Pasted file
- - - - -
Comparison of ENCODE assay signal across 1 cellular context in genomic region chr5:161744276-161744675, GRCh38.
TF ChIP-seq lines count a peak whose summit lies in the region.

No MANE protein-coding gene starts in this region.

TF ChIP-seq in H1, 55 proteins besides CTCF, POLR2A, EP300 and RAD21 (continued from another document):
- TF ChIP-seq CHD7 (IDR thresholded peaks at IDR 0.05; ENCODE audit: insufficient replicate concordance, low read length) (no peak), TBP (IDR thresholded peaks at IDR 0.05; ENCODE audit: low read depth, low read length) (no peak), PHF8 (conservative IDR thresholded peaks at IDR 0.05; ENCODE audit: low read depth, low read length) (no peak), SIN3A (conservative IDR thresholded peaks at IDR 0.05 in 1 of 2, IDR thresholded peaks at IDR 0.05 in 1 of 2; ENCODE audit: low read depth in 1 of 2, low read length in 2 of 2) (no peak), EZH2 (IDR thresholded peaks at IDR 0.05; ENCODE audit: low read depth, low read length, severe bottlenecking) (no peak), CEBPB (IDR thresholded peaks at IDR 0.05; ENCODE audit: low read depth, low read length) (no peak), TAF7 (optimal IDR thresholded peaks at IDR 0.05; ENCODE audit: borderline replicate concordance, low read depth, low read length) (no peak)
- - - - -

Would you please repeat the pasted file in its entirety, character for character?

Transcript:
Comparison of ENCODE assay signal across 1 cellular context in genomic region chr5:161744276-161744675, GRCh38.
TF ChIP-seq lines count a peak whose summit lies in the region.

No MANE protein-coding gene starts in this region.

TF ChIP-seq in H1, 55 proteins besides CTCF, POLR2A, EP300 and RAD21 (continued from another document):
- TF ChIP-seq CHD7 (IDR thresholded peaks at IDR 0.05; ENCODE audit: insufficient replicate concordance, low read length) (no peak), TBP (IDR thresholded peaks at IDR 0.05; ENCODE audit: low read depth, low read length) (no peak), PHF8 (conservative IDR thresholded peaks at IDR 0.05; ENCODE audit: low read depth, low read length) (no peak), SIN3A (conservative IDR thresholded peaks at IDR 0.05 in 1 of 2, IDR thresholded peaks at IDR 0.05 in 1 of 2; ENCODE audit: low read depth in 1 of 2, low read length in 2 of 2) (no peak), EZH2 (IDR thresholded peaks at IDR 0.05; ENCODE audit: low read depth, low read length, severe bottlenecking) (no peak), CEBPB (IDR thresholded peaks at IDR 0.05; ENCODE audit: low read depth, low read length) (no peak), TAF7 (optimal IDR thresholded peaks at IDR 0.05; ENCODE audit: borderline replicate concordance, low read depth, low read length) (no peak)